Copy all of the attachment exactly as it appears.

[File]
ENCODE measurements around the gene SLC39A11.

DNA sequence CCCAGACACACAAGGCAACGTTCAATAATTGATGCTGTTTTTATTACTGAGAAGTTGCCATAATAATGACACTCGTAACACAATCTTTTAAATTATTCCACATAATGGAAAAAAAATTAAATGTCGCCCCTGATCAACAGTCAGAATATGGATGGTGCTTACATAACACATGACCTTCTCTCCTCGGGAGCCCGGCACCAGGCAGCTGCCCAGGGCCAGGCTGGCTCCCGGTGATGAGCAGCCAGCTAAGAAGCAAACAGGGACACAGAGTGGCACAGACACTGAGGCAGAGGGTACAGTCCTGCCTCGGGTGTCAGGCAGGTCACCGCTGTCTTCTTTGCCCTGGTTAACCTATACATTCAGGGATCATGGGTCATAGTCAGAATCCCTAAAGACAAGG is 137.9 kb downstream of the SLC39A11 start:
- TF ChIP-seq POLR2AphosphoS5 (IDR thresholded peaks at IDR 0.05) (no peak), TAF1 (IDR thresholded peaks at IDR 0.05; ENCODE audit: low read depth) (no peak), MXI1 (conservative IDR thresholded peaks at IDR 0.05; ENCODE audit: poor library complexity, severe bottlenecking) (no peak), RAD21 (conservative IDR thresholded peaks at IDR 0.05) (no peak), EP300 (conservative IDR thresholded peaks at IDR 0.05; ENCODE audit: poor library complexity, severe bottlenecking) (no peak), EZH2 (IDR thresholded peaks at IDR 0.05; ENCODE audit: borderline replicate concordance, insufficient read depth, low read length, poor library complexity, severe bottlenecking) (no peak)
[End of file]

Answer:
ENCODE measurements around the gene SLC39A11.

DNA sequence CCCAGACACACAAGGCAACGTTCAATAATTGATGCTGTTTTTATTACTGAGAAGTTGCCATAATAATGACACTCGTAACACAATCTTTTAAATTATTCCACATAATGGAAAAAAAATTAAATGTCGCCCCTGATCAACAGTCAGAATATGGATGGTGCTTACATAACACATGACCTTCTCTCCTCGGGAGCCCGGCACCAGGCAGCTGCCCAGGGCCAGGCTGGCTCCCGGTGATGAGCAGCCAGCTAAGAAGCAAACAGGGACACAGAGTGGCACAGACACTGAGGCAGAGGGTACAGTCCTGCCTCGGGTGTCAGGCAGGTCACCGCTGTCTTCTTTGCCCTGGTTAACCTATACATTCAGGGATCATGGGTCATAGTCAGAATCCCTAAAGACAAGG is 137.9 kb downstream of the SLC39A11 start:
- TF ChIP-seq POLR2AphosphoS5 (IDR thresholded peaks at IDR 0.05) (no peak), TAF1 (IDR thresholded peaks at IDR 0.05; ENCODE audit: low read depth) (no peak), MXI1 (conservative IDR thresholded peaks at IDR 0.05; ENCODE audit: poor library complexity, severe bottlenecking) (no peak), RAD21 (conservative IDR thresholded peaks at IDR 0.05) (no peak), EP300 (conservative IDR thresholded peaks at IDR 0.05; ENCODE audit: poor library complexity, severe bottlenecking) (no peak), EZH2 (IDR thresholded peaks at IDR 0.05; ENCODE audit: borderline replicate concordance, insufficient read depth, low read length, poor library complexity, severe bottlenecking) (no peak)